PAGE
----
Deceptively good melodic riff rock sounds like a good way to describe this debut release from Crushed. With the name "Crushed," I was expecting something a little heavier, a little dirtier, and a little more raw. What I got was something in a different direction. The Phoenix, AZ based quintet hooked up with producer Mike Clink and together put out a solid crisp album that is sure to garner at least a little attention — attention it deserves.
Crushed is a band that had little impact on me the first time through, but it has an addictive quality that grows on you, not unlike a fungus. You know the kind of band that just gets under your skin and begins to affect you little by little until you are sucked into the sound and admit that it is actually pretty darn good. Their songs deliver a mix of strong riffs and melody, forging ahead into the realm between radio rock and something more, playing both sides of the coin against the middle.
As I listened to them, two other bands came to mind. They may seem like an unlikely pair, and you are quite likely not to hear it, sometimes I pull strange things out of what I listen to. OK, the two bands are Filter and Korn. That's right, Crushed reminds me of those two bands. The biggest comparison is that vocalist/guitarist Mark Lauer's voice sounds like a cross between Korn's Jonathan Davis and Filter's Richard Patrick. Beyond that, the band offers up some nice melodic hard rock that has shades of Filter, while they are not adverse to offering up something a little bit harder, in the Korn vein, but not quite.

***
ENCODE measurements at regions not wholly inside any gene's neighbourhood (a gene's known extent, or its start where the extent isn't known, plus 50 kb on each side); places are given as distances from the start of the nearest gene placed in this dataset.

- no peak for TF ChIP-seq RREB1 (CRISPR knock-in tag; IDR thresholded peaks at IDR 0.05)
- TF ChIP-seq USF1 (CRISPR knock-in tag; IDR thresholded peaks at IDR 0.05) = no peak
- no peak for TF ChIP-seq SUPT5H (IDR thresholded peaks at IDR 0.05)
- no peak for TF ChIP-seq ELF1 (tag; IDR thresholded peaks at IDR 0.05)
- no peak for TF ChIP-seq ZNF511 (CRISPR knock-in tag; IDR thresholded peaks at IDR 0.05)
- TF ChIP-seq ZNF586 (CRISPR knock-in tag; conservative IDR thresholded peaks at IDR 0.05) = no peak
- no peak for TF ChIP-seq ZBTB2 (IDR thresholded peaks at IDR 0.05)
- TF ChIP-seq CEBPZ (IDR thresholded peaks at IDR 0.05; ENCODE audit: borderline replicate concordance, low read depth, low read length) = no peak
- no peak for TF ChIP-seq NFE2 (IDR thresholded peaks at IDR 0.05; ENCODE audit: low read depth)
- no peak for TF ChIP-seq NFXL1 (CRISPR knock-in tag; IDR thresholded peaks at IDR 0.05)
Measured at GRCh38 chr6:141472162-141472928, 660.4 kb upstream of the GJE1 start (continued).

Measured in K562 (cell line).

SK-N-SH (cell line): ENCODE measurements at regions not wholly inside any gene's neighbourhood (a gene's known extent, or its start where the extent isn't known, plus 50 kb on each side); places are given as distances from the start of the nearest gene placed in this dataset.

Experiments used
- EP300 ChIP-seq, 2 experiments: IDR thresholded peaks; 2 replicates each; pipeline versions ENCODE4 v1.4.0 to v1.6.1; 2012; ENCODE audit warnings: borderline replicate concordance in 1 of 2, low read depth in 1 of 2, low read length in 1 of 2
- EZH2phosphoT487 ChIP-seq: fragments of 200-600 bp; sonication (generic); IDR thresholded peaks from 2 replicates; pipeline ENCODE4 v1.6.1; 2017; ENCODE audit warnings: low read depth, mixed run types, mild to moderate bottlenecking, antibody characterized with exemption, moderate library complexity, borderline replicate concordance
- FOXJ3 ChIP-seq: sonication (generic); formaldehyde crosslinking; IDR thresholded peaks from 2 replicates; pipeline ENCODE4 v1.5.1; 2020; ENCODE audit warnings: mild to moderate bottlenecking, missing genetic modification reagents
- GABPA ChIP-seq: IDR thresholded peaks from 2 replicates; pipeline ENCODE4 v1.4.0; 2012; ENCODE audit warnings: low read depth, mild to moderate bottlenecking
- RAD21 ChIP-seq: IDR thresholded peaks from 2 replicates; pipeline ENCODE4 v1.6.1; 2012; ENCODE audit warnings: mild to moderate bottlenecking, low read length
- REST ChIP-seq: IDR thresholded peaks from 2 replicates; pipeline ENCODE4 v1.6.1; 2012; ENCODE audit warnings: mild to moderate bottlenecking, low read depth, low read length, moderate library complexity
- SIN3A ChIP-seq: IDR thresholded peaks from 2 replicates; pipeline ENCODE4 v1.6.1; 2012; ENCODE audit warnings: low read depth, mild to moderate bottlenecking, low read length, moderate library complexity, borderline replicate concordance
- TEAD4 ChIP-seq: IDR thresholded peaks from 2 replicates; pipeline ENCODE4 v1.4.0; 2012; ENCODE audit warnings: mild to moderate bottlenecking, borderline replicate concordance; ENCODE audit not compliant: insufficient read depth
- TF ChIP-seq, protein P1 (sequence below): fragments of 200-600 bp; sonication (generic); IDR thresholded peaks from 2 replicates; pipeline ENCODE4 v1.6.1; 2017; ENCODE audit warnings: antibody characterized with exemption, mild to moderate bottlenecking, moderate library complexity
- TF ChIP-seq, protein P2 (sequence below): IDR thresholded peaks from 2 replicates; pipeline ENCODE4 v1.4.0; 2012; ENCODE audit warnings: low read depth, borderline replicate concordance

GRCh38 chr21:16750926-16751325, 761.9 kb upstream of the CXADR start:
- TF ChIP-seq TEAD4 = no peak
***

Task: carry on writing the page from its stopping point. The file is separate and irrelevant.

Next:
Despite these comparisons, Crushed's sound stands on its own. The music is strongly driven by the guitar and the grooves they lay down, and they certainly get a big and thick sound that simultaneously delivers crunch and smooth melody. The guitar duties are handled by Mark Lauer, Mike Halland, and Harry McCaleb who splits time on keyboard. There are a lot of guitars on this album, including some nice use of acoustic to back the electric, a sound that I have always enjoyed. Not to be left behind is the solid rhythm section of bassist Michael Brown and drummer Jeff Garten. I cannot say that either one was spectacular, although Garten had some nice drum fills and keep things lively, this is not to say they aren't good, it is more like they are perfectly suited for the music that Crushed delivers.
My Machine kicks off with a pair of crunchy rockers that I can imagine being great live, "What Kind of Life" and "Hovering." That is followed up by the lighter, more melodic "Dwell," offering a different look at the band. Other highlights on the album include the nice "Crash Coping," the heavier "A Game of You," and the acoustic "Everything's Gone."
Bottomline. They aren't going to immediately grab you, but they will take up residence in your head as the melodies sink in. They bring a nice variety to the table and have the talent to bring it to the next level. I suspect that we have not heard the last of Crushed and their next outing will be closer to realizing their talent.